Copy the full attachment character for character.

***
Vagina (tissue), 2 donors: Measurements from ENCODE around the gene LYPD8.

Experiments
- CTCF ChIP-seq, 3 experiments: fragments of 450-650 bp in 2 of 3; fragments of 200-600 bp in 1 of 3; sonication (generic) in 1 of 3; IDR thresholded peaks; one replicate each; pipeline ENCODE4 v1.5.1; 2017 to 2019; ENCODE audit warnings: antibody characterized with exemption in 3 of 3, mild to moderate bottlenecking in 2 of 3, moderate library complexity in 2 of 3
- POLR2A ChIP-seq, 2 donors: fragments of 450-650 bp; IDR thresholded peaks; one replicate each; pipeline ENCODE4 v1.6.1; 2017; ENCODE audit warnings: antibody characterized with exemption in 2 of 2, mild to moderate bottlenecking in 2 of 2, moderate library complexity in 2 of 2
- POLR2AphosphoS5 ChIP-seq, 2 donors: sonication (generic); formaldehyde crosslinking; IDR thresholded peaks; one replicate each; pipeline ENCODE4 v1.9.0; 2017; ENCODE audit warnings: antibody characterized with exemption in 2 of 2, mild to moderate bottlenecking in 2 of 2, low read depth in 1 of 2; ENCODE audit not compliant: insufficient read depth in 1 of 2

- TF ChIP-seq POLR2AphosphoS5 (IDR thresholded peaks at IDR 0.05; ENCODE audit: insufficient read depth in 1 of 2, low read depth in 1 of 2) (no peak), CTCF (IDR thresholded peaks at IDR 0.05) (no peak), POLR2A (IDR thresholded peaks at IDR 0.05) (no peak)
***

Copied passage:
Vagina (tissue), 2 donors: Measurements from ENCODE around the gene LYPD8.

Experiments
- CTCF ChIP-seq, 3 experiments: fragments of 450-650 bp in 2 of 3; fragments of 200-600 bp in 1 of 3; sonication (generic) in 1 of 3; IDR thresholded peaks; one replicate each; pipeline ENCODE4 v1.5.1; 2017 to 2019; ENCODE audit warnings: antibody characterized with exemption in 3 of 3, mild to moderate bottlenecking in 2 of 3, moderate library complexity in 2 of 3
- POLR2A ChIP-seq, 2 donors: fragments of 450-650 bp; IDR thresholded peaks; one replicate each; pipeline ENCODE4 v1.6.1; 2017; ENCODE audit warnings: antibody characterized with exemption in 2 of 2, mild to moderate bottlenecking in 2 of 2, moderate library complexity in 2 of 2
- POLR2AphosphoS5 ChIP-seq, 2 donors: sonication (generic); formaldehyde crosslinking; IDR thresholded peaks; one replicate each; pipeline ENCODE4 v1.9.0; 2017; ENCODE audit warnings: antibody characterized with exemption in 2 of 2, mild to moderate bottlenecking in 2 of 2, low read depth in 1 of 2; ENCODE audit not compliant: insufficient read depth in 1 of 2

- TF ChIP-seq POLR2AphosphoS5 (IDR thresholded peaks at IDR 0.05; ENCODE audit: insufficient read depth in 1 of 2, low read depth in 1 of 2) (no peak), CTCF (IDR thresholded peaks at IDR 0.05) (no peak), POLR2A (IDR thresholded peaks at IDR 0.05) (no peak)